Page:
The behavioural scientist has advised tech companies on how to get people hooked – now he’s telling us how to break the habit
I am 10 minutes late for my interview with behavioural scientist Nir Eyal, and run into the Manhattan cafe where we’re meeting, a dishevelled and apologetic mess. Being late is never ideal, but it’s particularly embarrassing because I’m meeting Eyal to discuss his new book, Indistractable: How To Control Your Attention And Choose Your Life, a guide to staying focused in an age of constant distraction. The hope is that he will teach me, a chronic procrastinator, how to stop wasting my life scrolling through my phone, and finally write that novel. Or, at the very least, be on time for appointments.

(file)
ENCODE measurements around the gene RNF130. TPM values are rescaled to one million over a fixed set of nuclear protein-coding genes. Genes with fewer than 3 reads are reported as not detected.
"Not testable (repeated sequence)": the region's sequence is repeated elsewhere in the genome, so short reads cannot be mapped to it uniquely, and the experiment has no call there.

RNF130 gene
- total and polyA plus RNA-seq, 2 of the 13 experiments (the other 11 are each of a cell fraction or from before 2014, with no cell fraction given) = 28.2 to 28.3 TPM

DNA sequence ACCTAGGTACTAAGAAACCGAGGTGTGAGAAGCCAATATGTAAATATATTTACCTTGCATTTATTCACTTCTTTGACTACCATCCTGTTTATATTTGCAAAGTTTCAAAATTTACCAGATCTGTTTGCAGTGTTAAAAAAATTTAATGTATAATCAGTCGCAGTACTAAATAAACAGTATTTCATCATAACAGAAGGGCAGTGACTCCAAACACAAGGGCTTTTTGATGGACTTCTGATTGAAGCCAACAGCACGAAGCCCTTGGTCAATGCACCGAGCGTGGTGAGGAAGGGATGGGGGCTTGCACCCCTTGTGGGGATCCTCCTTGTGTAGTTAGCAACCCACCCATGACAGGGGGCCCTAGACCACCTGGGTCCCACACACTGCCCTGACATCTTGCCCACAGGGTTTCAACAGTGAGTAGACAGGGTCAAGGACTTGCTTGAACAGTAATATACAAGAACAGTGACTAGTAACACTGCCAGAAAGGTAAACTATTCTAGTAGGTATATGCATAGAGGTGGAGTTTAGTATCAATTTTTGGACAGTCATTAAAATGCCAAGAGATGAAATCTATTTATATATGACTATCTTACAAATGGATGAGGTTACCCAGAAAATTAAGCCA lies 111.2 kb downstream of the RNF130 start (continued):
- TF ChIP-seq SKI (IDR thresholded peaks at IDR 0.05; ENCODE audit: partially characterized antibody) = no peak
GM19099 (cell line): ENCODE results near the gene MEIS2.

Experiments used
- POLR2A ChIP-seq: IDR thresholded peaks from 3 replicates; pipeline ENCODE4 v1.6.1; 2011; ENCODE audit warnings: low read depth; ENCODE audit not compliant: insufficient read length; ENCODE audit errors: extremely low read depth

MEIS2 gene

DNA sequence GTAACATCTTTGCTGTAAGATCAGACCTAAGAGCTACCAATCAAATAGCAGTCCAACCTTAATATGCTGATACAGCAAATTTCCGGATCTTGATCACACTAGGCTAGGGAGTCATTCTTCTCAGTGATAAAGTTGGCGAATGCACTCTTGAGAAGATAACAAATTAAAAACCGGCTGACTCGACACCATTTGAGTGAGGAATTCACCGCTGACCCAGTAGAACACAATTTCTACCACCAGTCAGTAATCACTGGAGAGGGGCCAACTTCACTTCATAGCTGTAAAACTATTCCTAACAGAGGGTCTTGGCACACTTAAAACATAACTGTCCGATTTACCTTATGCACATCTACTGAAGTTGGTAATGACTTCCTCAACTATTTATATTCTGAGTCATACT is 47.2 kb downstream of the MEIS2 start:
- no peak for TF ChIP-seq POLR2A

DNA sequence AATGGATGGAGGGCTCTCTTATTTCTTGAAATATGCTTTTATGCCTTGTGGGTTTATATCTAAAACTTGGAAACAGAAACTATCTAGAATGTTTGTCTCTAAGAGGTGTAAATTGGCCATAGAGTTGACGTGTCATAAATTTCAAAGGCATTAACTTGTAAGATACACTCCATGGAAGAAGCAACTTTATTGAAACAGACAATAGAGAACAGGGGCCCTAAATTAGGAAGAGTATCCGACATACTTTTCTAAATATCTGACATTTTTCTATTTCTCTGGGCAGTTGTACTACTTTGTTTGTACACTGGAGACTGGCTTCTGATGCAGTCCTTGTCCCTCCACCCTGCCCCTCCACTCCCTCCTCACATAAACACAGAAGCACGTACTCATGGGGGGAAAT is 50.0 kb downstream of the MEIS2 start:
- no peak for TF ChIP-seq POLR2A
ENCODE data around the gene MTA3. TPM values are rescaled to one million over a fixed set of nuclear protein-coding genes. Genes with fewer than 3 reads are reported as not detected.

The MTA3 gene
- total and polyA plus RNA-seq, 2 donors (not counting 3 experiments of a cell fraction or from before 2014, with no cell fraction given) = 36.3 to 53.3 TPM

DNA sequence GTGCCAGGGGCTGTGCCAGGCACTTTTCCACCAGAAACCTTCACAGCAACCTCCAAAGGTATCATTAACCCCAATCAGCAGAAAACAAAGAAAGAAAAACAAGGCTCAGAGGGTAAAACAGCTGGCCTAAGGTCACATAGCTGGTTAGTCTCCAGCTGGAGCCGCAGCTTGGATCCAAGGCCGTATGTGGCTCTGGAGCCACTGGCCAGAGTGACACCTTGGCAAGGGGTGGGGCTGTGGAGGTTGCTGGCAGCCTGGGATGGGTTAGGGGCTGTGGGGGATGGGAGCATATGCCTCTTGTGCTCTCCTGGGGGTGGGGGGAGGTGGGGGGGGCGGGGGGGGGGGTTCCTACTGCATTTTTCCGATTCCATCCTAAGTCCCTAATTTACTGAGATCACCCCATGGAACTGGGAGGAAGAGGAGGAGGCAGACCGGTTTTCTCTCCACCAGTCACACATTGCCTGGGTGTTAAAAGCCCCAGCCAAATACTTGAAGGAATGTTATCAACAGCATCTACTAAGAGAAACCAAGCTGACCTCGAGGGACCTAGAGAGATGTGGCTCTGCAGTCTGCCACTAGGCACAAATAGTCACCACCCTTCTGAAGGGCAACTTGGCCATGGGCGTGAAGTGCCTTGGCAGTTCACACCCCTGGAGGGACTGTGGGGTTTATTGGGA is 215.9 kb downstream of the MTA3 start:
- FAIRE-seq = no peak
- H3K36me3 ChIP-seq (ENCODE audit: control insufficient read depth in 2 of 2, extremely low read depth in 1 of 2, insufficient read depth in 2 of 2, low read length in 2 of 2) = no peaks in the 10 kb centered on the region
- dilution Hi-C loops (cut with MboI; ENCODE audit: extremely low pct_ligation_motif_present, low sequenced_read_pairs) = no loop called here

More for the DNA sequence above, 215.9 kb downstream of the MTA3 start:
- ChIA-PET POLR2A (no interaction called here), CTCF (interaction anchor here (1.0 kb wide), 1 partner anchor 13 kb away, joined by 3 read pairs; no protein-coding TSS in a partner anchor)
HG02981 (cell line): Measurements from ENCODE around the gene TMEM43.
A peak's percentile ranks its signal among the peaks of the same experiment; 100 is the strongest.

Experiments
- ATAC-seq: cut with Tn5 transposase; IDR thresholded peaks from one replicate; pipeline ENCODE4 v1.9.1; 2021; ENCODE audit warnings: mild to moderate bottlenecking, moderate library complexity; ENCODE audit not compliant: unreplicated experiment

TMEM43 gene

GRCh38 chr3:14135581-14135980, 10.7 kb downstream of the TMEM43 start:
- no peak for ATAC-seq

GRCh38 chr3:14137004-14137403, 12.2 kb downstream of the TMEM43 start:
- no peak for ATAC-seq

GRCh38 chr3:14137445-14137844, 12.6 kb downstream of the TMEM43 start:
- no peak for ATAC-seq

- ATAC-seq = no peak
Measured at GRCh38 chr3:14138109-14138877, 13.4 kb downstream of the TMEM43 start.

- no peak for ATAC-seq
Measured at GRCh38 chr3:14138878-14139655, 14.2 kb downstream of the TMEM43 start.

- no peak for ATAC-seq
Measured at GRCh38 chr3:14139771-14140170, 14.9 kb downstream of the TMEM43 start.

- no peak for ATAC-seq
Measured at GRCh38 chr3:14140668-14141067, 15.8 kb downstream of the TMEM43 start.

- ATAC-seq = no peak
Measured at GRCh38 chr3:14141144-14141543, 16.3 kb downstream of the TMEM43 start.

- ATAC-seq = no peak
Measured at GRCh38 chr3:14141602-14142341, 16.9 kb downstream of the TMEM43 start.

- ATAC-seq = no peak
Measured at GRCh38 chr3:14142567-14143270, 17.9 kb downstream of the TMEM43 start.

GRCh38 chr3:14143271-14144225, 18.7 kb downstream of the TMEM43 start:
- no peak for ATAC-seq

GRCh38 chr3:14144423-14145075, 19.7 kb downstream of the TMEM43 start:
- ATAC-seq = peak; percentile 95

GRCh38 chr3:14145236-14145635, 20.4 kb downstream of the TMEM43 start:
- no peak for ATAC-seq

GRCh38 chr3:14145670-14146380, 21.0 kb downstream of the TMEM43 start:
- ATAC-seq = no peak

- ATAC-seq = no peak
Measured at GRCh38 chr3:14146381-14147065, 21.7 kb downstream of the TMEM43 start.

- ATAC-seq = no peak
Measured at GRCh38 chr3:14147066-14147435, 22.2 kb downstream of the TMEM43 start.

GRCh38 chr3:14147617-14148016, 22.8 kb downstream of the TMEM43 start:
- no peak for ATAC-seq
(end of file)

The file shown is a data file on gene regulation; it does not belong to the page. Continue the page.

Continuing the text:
Dressed in Tech Dad chic – a crisp button-down shirt and jeans – Eyal already has coffee and looks busy when I burst in. He dropped his daughter off at science camp this morning, he explains, which is why he picked this spot; he hopes it wasn’t inconvenient. And I shouldn’t worry about being late: “Maybe you can use it in your article, as your introduction.” Obviously, I will have time to think of a better introduction, but I thank him anyway.
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